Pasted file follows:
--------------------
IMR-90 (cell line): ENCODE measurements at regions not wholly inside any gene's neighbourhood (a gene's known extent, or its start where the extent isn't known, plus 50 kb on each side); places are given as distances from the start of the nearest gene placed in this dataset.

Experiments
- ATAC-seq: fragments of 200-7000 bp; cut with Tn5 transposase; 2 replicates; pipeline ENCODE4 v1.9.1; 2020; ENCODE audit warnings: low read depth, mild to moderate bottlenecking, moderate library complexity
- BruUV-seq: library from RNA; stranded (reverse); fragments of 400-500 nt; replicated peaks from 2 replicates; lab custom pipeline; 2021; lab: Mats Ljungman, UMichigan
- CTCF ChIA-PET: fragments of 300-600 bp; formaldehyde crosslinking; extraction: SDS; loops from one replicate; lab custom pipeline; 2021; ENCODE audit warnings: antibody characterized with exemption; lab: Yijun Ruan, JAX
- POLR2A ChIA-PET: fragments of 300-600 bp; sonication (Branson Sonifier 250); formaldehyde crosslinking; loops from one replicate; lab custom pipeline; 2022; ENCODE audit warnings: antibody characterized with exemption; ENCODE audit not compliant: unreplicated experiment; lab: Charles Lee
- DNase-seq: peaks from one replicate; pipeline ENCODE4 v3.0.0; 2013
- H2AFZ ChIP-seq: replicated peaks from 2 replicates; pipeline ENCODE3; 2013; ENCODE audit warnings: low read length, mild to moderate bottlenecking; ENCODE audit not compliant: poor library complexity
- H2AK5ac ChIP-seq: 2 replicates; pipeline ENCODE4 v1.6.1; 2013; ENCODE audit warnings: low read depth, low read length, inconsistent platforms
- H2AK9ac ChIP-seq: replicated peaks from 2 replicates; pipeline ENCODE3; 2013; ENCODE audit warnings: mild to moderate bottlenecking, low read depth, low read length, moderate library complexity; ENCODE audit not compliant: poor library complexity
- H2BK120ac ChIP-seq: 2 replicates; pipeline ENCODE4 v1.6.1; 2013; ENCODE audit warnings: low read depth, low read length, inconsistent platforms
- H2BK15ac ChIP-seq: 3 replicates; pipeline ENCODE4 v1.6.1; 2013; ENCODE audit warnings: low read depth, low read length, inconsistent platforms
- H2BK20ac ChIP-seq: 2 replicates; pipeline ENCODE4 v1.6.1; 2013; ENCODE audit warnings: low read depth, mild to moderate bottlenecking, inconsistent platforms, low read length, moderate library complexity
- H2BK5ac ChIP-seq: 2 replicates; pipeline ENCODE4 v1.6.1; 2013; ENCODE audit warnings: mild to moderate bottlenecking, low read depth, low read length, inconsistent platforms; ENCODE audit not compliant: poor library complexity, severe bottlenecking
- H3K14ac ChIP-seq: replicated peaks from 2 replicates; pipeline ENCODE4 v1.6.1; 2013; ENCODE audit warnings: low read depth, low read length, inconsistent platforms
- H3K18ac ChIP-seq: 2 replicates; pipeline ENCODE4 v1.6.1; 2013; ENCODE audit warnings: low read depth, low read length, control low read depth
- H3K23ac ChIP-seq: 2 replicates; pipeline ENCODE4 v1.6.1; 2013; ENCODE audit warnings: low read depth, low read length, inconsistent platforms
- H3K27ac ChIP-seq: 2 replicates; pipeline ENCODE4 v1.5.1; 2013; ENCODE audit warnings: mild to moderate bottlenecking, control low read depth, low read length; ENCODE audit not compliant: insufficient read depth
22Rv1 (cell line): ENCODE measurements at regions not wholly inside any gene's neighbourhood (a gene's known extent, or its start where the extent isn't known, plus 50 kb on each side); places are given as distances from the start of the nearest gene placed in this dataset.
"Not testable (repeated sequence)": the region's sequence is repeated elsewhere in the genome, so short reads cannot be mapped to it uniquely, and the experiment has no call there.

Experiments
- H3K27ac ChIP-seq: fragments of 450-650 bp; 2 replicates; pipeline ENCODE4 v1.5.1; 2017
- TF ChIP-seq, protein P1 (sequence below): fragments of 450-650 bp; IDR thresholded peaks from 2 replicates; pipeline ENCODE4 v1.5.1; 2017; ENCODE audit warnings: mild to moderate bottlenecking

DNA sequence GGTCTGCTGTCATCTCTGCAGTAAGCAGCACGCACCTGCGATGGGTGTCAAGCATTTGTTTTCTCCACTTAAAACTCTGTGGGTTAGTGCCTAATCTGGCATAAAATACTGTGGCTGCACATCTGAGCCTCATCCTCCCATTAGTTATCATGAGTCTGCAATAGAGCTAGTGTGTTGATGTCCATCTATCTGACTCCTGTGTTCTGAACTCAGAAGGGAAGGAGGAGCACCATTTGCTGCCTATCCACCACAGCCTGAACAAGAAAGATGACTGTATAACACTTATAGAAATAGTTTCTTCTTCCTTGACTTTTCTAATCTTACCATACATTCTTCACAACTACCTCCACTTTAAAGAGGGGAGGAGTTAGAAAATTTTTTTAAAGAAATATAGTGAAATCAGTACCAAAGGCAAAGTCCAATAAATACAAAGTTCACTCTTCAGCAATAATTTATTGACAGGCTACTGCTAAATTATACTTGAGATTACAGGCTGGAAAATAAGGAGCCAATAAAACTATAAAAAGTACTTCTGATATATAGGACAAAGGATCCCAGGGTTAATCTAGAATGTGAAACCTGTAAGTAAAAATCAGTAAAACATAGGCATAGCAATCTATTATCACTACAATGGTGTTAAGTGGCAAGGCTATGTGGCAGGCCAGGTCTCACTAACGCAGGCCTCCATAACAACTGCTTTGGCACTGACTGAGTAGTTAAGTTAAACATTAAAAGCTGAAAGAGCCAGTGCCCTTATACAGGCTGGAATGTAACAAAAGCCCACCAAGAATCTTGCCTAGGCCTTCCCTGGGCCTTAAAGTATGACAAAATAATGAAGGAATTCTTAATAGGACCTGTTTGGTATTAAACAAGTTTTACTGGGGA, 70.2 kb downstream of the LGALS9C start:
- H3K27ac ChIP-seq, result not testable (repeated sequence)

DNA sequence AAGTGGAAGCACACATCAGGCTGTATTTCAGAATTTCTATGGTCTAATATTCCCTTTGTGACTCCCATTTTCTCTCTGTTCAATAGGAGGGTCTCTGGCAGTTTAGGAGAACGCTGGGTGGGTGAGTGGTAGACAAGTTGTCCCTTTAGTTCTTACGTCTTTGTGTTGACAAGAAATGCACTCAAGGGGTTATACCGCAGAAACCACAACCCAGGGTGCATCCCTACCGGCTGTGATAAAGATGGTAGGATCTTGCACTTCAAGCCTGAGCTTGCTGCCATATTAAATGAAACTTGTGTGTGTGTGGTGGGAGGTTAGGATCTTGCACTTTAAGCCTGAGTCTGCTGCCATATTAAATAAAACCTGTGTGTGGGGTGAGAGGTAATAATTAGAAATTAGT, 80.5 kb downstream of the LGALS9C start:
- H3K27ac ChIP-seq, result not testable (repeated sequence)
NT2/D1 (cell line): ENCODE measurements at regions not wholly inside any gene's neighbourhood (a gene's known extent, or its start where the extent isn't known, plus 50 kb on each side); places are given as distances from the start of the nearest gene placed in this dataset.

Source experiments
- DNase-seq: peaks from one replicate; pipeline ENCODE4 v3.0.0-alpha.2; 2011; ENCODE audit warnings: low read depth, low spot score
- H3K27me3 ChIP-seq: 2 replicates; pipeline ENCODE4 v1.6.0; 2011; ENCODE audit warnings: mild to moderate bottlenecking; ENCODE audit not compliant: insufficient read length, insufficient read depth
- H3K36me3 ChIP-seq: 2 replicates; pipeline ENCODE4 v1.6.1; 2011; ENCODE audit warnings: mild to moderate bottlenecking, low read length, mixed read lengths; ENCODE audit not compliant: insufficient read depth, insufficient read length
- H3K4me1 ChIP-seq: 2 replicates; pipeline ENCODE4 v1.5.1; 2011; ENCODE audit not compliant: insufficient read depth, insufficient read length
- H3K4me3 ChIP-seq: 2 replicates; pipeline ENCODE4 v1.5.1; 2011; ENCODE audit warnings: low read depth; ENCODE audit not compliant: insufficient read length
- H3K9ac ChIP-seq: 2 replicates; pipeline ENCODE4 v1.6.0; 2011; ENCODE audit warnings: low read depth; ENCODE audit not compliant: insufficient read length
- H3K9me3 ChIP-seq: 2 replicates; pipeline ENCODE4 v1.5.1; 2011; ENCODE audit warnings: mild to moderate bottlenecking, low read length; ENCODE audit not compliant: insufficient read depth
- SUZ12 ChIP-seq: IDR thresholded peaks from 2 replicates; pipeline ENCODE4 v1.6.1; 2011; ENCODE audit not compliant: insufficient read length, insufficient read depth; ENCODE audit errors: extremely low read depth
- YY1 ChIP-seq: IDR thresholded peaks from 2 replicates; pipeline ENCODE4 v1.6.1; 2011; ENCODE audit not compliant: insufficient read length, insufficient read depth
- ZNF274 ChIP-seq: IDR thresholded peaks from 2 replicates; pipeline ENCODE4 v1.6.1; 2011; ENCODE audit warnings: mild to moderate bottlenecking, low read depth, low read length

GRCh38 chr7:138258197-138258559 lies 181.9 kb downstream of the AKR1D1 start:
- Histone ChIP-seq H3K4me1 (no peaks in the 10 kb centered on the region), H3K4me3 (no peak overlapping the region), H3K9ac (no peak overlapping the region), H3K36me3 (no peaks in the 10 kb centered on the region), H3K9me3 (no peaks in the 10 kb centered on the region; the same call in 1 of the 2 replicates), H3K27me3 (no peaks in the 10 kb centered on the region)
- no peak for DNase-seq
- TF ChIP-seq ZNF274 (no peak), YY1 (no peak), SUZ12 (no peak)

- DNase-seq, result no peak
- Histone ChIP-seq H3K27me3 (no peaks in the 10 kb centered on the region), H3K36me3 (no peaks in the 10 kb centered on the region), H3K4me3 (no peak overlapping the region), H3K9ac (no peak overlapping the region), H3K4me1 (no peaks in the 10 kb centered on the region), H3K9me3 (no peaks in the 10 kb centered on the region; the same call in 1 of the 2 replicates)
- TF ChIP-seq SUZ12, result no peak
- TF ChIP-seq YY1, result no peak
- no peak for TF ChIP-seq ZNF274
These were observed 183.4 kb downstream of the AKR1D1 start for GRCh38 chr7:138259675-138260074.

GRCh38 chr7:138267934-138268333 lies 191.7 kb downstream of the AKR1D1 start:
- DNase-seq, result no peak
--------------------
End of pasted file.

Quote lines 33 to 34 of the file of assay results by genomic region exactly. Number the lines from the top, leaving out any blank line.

- H3K4me1 ChIP-seq: 2 replicates; pipeline ENCODE4 v1.5.1; 2011; ENCODE audit not compliant: insufficient read depth, insufficient read length
- H3K4me3 ChIP-seq: 2 replicates; pipeline ENCODE4 v1.5.1; 2011; ENCODE audit warnings: low read depth; ENCODE audit not compliant: insufficient read length